408 F2d 322 United States v. Brock
408 F.2d 322
UNITED STATES of America, Plaintiff-Appellee,
Frank Lester BROCK, Defendant-Appellant.
United States Court of Appeals Fifth Circuit.
Feb. 28, 1969.
L. Peter Johnson, Jacksonville, Fla., for defendant-appellant.
Edward F. Boardman, U.S. Atty., Gary B. Tullis, Asst. U.S.Atty., Jacksonville, Fla., for appellee.
Before GEWIN, GOLDBERG and DYER, Circuit Judges.
GOLDBERG, Circuit Judge:
Appellant, Frank Lester Brock, stands convicted of willfully and knowingly possessing fifty gallons of whiskey without tax stamps in violation of the Internal Revenue Code, 26 U.S.C.A. 5205(a)(2) and 26 U.S.C.A. 5604(a)(1). After a careful study of the briefs and record, we have determined that this appeal is appropriate for summary disposition without oral argument. Pursuant to new Rule 18 of the Rules of United States Court of Appeals for the Fifth Circuit, the Clerk of this Court has been directed to put this case on the summary calendar and to notify the parties in writing.1
The facts of appellant's case are as follows. On June 9, 1967, agents of the Alcohol and Tobacco Tax Division placed certain premises in Duval County, Florida under surveillance. On June 14, 1967, the agents observed a 1959 Ford entering these premises and watched two men remove metal objects from the Ford and take them to a nearby outbuilding. On June 16, 1967, a search warrant for these same premises was obtained and surveillance activities were resumed. At approximately 9:15 p.m. a black and white 1955 DeSoto drove onto the premises and two men got out and began to load the automobile with 5 gallon containers taken from the outbuilding. After the vehicle had left, a search of the premises under authority of the search warrant revealed an illicit distillery in operation. The agents then transmitted to other agents in the area a description of the DeSoto, its occupants, and the illegal activities that had been observed. Ten minutes later two agents who had received this communication by radio spotted the wanted car. They pulled up alongside it and recognizing appellant called to him by his nickname. Appellant then threw his car into reverse and sped away. After a brief chase appellant was overtaken by the agents who had hailed him. The agents got out of their car and walked toward the DeSoto. As they approached they smelled the odor of monshine whiskey and observed tin cans and plastic jugs in the back seat of the vehicle. Appellant was then placed under arrest.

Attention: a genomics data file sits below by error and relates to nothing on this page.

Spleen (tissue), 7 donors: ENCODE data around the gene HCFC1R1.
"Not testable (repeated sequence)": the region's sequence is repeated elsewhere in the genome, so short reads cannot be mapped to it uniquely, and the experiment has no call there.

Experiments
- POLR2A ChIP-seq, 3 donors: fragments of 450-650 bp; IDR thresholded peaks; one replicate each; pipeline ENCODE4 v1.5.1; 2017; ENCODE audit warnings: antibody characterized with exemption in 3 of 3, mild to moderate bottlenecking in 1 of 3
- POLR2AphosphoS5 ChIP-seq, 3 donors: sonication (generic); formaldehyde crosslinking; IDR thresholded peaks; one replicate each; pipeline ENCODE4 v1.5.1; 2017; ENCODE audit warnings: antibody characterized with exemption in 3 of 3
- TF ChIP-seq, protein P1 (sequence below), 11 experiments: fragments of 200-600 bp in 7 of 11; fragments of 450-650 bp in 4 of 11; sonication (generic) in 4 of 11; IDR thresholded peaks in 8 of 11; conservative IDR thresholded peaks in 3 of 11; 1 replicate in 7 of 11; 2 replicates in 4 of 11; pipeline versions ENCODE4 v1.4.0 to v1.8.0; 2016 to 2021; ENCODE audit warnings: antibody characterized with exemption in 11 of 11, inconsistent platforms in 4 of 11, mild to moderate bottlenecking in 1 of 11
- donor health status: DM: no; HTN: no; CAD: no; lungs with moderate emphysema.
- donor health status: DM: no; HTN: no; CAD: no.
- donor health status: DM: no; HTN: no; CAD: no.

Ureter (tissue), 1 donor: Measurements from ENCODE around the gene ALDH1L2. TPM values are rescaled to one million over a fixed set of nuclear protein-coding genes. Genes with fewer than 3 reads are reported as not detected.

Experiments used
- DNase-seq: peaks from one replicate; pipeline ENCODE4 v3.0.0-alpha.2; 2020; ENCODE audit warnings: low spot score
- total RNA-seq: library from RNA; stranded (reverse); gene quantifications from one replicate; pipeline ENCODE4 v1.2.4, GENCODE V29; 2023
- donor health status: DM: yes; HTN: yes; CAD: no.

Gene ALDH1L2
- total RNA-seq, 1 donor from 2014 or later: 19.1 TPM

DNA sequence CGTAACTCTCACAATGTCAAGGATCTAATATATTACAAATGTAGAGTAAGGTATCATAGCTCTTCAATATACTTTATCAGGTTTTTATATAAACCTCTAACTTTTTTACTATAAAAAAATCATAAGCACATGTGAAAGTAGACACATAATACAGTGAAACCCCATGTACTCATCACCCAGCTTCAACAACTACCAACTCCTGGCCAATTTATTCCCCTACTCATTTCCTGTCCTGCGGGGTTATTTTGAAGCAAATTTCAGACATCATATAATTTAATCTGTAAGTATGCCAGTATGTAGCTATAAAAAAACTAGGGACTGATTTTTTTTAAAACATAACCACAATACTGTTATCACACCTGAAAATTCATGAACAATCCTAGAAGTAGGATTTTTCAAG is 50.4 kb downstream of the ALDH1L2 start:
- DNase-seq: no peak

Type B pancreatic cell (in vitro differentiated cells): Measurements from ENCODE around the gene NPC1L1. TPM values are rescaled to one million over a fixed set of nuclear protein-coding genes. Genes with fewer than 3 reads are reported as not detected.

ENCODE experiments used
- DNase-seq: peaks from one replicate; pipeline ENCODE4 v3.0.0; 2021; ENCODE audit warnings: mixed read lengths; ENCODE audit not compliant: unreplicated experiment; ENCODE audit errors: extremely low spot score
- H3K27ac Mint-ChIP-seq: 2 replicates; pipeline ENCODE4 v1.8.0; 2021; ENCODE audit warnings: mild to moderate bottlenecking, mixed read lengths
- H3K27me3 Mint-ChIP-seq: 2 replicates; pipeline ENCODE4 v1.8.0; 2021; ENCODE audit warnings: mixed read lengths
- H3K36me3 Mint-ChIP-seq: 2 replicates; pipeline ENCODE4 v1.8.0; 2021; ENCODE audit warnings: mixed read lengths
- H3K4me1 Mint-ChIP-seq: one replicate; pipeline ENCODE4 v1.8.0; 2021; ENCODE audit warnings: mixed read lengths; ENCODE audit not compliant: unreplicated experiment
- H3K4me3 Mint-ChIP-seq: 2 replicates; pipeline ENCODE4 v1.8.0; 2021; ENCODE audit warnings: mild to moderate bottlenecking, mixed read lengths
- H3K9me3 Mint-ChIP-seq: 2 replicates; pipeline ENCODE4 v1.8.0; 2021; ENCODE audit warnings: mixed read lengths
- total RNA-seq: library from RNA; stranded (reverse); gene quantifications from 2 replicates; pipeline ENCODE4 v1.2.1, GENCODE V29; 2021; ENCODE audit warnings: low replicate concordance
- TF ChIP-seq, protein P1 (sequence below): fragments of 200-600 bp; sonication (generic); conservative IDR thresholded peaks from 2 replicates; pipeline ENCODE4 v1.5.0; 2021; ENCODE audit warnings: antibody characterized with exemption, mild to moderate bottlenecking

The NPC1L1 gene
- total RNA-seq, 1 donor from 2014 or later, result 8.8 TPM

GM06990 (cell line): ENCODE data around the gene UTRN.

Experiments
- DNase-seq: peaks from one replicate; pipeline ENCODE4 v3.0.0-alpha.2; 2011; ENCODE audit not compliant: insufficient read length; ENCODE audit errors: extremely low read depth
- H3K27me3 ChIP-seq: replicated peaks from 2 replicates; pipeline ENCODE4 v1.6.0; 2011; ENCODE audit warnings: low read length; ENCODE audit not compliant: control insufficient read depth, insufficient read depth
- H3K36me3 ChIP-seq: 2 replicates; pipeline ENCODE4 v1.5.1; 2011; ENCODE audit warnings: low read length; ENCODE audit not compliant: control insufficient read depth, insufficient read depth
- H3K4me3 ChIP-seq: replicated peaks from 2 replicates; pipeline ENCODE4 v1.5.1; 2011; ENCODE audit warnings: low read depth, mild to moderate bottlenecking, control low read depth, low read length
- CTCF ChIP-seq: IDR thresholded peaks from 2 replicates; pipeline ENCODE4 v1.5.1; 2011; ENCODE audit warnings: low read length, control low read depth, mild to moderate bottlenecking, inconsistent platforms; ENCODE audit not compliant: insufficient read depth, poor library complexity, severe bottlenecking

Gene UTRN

Appellant raises two issues on this appeal. His first contention pertains to testimony given by the government agents at his trial. He argues that these agents, when asked whether or not they knew the defendant, replied that they knew him well and that his nickname was 'Buddy.' No other details of their prior acquaintance with appellant were mentioned. Appellant nonetheless contends that these remarks alone were highly prejudicial. He asks us to regard them as tantamount to apprising the jury of appellant's prior criminal record. We are referred to Odom v. United States, 5 Cir.1967, 377 F.2d 853; United States v. Reed, 7 Cir. 1967, 376 F.2d 226; United States v. White, 7 Cir.1966, 355 F.2d 909 and Lott v. United States, 5 Cir.1955, 218 F.2d 675, cert. denied 1956, 351 U.S. 953, 76 S.Ct. 848, 100 L.Ed. 1477.
Appellant's authorities are not in point. The cases upon which he relies go far beyond the mere fact of acquaintance with officers of the law. They all involve some circumstance such as references to 'mug shots,' time spent in prison, or parole obligations which directly indicate the existence of prior convictions, or suspected criminal activity. Here no such circumstance appears.